Read the Documents:
Document 1: United Nations Security Council, “Note by the Secretary-General,” S/1997/779, October 8, 1997 [extract].
An International Atomic Energy Agency report declares Iraq to be free of nuclear weapons, stating that its nuclear facilities were destroyed by U.S. bombing during the Persian Gulf War and that "There are no indications that there remains in Iraq any physical capability for the production of amounts of weapon-usable nuclear material of any practical significance.”
International Atomic Energy Agency. Our Work. Verification. INVO.
Document 2: U.S. Executive Office of the President, Office of the Press Secretary, “Statement by the President,” October 31, 1998.
In a statement accompanying his signing of the Iraq Liberation Act making the overthrow of Iraq’s government U.S. policy, President Bill Clinton indicates that the U.S. is giving Iraqi opposition groups $8 million dollars to assist them in unifying, cooperating, and articulating their message.
Document 3: U.S. Department of State, Bureau of Near Eastern Affairs Information Memo from Edward S. Walker, Jr. to Colin Powell, “Origins of the Iraq Regime Change Policy,” January 23, 2001.
Informs the secretary of state that the origin of the U.S.’s Iraq regime change policy is the Iraq Liberation Act of 1998, and provides several quotes from Bill Clinton supporting concepts included in the act, but not a U.S. invasion.
Document 4: U.S. Department of State Memo from Robert J. Einhorn and James A. Larocco to Colin Powell, “Update on Efforts to Prevent Iraqi Procurement of Aluminum Tubes,” June 29, 2001.
Indicates early high-level interest in aluminum tubes purchased by Iraq before even a preliminary determination has been made as to whether they are intended for nuclear weapons use -- a sample is to be shown to the president the next day. Also shows immediate U.S. government interest in “publicizing the interdiction to our advantage,” and “Getting the right story out.” Conversely, United Nations arms inspectors from UNMOVIC and the IAEA plan to “analyze samples before drawing conclusions.”
Document 5: U.S. Department of State Memo from Vann Van Diepen, James A. Larocco, and James A. Kelly to Colin Powell, “Update on Efforts to Prevent Iraqi Procurement of Aluminum Tubes,” July 2, 2001.
Indicates that the U.S. has concluded that aluminum tubes purchased by Iraq are prohibited items and that it considers it important that the International Atomic Energy Agency find the same. The IAEA Action Team on Iraq will consult with the IAEA director general on whether the team should report the results of its analysis to the U.N.’s sanctions committee “even if it concludes that the tubes do not meet specifications for nuclear end use.” The CIA has already notified Congress of the interdiction, evidently without informing the State Department, although the CIA’s initial briefing included a discussion of diplomatic efforts on the issue.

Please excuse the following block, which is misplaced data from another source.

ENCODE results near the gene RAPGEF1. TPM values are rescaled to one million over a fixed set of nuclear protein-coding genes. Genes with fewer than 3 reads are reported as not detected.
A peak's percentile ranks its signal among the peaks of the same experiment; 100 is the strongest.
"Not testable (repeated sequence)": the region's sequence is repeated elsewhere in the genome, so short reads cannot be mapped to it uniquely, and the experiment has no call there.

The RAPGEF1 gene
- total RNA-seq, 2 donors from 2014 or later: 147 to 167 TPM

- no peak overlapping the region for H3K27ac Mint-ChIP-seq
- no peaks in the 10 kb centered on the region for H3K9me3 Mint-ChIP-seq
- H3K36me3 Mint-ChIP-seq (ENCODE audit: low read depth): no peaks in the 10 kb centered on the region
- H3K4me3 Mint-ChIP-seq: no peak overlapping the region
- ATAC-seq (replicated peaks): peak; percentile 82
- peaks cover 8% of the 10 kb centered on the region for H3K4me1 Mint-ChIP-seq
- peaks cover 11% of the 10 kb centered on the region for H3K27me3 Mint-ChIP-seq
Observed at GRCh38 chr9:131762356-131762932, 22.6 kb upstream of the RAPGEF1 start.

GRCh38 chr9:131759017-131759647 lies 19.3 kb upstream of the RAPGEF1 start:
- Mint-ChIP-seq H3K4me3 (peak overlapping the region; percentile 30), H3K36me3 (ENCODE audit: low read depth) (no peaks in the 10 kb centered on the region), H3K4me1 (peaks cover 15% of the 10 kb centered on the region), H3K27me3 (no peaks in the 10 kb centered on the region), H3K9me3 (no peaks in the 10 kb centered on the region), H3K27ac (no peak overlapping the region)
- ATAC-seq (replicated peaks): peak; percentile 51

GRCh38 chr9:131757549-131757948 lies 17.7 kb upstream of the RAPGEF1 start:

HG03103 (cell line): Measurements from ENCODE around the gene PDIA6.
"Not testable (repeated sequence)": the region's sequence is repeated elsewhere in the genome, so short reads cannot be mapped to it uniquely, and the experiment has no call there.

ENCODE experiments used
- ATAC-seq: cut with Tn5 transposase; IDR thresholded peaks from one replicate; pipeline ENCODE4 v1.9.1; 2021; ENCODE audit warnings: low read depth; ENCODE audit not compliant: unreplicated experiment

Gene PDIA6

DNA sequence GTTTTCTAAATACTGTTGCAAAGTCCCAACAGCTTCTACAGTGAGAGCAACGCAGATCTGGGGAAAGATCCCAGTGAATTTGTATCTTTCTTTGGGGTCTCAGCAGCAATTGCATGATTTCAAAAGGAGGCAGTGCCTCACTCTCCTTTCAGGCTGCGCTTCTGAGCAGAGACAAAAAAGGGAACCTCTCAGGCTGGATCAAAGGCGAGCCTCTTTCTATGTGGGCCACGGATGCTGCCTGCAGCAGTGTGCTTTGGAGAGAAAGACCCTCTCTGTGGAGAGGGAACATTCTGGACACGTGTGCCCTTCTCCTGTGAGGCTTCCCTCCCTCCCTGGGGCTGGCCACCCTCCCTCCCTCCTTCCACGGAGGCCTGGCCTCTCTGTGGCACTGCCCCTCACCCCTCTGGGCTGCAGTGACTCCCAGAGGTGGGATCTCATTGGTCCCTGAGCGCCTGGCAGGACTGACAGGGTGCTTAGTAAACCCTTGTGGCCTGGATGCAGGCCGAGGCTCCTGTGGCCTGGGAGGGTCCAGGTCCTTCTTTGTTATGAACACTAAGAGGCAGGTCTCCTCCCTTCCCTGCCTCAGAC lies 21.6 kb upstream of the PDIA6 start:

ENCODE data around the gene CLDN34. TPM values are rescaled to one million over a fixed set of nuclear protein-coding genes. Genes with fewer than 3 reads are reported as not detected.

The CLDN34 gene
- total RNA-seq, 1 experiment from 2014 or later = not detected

Document 6: U.S. Defense Department Memo from Donald Rumsfeld to Condoleezza Rice, “Iraq,” July 27, 2001.
Rumsfeld recommends a Principals Committee meeting and then a National Security Council meeting on Iraq, because sanctions are failing and Iraq’s air defenses seem to be improving. He lists policy options, and says, “Within a few years the U.S. will undoubtedly have to confront a Saddam armed with nuclear weapons” (he also says that Iran will “almost certainly” have nuclear weapons by 2006) and that “If Saddam’s regime were ousted, we would have a much-improved position in the region and elsewhere.”
War and Decision. Documents and Articles.
Document 7: U.S. Department of Defense, Office of the Under Secretary for Policy Notes from Stephen Cambone [Rumsfeld’s Comments], September 11, 2001.
Indicates that a few hours after the 9/11 attacks Rumsfeld spoke of attacking Iraq as well as Osama bin Laden and directed Defense Department lawyer Jim Hayes to get “support” for a supposed link between Iraq and Osama bin Laden from Paul Wolfowitz.
flickr; obtained through the Freedom of Information Act by Thad Anderson.
Document 8: U.S. Department of Defense Notes from Donald Rumsfeld, [Iraq War Planning], November 27, 2001; Annotated.
Notes used by Rumsfeld to brief Central Command chief Tommy Franks during a visit to Tampa to discuss a new plan for war with Iraq. Rumsfeld prepared them in consultation with Paul Wolfowitz and Douglas Feith. They list steps Defense Department officials believed could lead to the collapse of the Iraqi government, and reflect elements of an existing plan developed with and for the Iraqi National Congress, including seizure of Iraq’s oil fields, protection of a provisional government, transfer of frozen Iraqi assets to said government, giving it Iraq’s oil revenues, and regime change. The notes list some triggers the administration could use to initiate war, including Iraqi military actions against the U.S.-protected enclave in northern Iraq, discovery of links between Saddam Hussein and 9/11 or recent anthrax attacks, and disputes over United Nations WMD inspections (“Start now thinking about inspection demands.”) They show that Rumsfeld wanted Franks to get ready to initiate military action before a full complement of U.S. forces were deployed to the region. A section in the notes on “radical ideas” was withheld from release. The notes include Feith’s point: “Unlike in Afghanistan, important to have ideas in advance about who would rule afterwards.” They conclude by calling for an “influence campaign” with a yet-to-be established start time.
Document 9: U.S. Department of Defense Memo from Robert Andrews to Douglas Feith, “Pre-emptive Operations,” December 17, 2001; Annotated.